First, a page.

A study recently reported in the journal Pediatrics draws a link between exposure to a type of pesticide residue found on commercially grown produce and the incidence of attention-deficit/hyperactivity disorder (ADHD) in children. Children exposed to higher levels of pesticides known as organophosphates could have a higher risk of ADHD.

Researchers measured the levels of pesticide byproducts in the urine of 1,139 children between ages 8 -15 from across the US, and found those with high levels of a certain byproduct group were almost twice as likely to develop ADHD as those with undetectable levels.

Because the findings are based on data from the general population, the results indicate that exposure to the pesticides could be harmful even at levels commonly found in children’s environment.

Although the researchers had no way to determine the source of the breakdown products they found, study co-author Marc Weisskopf said the most likely culprits were pesticides and insecticides used on fruits and vegetables and for indoor insect pest control.

According to the U.S. Department of Agriculture in a 2008 report cited in the study, 28 percent of frozen blueberries, 20 percent of celery, and 25 percent of strawberries contained traces of one type of organophosphate. Other types of organophosphates were found in 27 percent of green beans, 17 percent of peaches, and 8 percent of broccoli.

There are about 40 organophosphate pesticides currently registered in the United States. Originally developed for chemical warfare, organophosphates are known to be toxic to the nervous system.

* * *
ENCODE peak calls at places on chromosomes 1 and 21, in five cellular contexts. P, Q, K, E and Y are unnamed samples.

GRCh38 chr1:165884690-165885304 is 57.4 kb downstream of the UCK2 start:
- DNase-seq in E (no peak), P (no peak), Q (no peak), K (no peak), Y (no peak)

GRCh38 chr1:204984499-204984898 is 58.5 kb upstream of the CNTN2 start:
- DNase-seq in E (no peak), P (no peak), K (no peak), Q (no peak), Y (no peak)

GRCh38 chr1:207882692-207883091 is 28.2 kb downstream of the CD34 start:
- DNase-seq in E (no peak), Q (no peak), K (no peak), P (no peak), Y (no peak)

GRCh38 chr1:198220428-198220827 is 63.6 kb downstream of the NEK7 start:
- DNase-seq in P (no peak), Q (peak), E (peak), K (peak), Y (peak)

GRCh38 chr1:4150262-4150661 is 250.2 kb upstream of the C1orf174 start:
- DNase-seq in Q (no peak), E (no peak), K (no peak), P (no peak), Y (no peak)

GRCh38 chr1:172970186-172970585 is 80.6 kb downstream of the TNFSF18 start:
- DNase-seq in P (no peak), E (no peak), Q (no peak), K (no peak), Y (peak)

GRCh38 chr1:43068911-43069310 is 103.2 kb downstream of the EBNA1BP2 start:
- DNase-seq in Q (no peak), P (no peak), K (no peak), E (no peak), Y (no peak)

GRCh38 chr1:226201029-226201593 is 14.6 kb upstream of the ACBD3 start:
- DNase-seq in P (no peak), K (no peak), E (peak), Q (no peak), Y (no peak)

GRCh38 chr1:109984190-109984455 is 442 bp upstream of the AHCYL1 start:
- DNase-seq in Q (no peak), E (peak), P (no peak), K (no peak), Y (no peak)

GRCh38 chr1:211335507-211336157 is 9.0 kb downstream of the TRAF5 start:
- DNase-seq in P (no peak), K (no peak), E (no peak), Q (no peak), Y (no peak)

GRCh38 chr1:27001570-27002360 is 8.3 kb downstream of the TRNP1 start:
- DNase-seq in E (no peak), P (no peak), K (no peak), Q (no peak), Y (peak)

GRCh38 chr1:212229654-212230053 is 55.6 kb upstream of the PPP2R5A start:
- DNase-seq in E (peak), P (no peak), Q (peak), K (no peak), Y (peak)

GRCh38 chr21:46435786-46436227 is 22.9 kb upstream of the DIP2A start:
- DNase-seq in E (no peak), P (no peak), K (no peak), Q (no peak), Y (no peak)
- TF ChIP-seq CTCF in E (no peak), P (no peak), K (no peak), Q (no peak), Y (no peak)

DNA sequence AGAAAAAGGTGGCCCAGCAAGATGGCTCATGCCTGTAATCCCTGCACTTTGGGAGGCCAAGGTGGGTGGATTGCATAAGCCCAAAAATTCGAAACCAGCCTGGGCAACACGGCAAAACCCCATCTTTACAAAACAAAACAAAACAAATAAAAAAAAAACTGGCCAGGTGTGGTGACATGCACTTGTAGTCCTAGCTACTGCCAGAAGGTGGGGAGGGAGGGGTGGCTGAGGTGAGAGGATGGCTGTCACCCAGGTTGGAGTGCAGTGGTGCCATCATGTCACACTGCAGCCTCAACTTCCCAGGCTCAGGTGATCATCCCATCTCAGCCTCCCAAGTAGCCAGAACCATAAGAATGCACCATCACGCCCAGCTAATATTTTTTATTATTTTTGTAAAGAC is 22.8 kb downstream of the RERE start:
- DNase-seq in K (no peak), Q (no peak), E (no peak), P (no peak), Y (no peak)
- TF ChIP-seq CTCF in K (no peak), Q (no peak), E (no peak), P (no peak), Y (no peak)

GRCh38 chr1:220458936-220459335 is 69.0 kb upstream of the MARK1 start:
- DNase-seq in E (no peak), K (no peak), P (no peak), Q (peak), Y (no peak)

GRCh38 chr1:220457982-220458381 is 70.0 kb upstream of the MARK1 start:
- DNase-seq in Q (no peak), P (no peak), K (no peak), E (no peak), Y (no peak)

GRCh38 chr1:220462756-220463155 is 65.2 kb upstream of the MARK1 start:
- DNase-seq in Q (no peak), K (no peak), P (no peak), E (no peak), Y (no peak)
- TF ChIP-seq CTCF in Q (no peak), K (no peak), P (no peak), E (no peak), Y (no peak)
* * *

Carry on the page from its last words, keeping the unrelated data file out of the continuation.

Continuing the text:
Weisskopf said the compounds have been linked to behavioral symptoms common to ADHD — for instance, impulsivity and attention problems — but exactly how is not fully understood. After accounting for factors such as gender, age and race, researchers found the odds of having ADHD rose with the level of pesticide breakdown products.

For a 10-fold increase in one class of those compounds, the odds of ADHD increased by more than half. And for the most common breakdown product, called dimethyl triophosphate, the odds of ADHD almost doubled in kids with above-average levels compared to those without detectable levels.

“That’s a very strong association that, if true, is of very serious concern,” said Weisskopf. “These are widely used pesticides.”

He emphasized that more studies are needed, especially following exposure levels over time, before contemplating a ban on the pesticides. Still, he urged parents to be aware of what insecticides they were using around the house and to wash produce.

Attention-Deficit/Hyperactivity Disorder and Urinary Metabolites of Organophosphate Pesticides: Maryse F. Bouchard, PhD, David C. Bellinger, PhD, Robert O. Wright, MD, MPH, Marc G. Weisskopf, PhD

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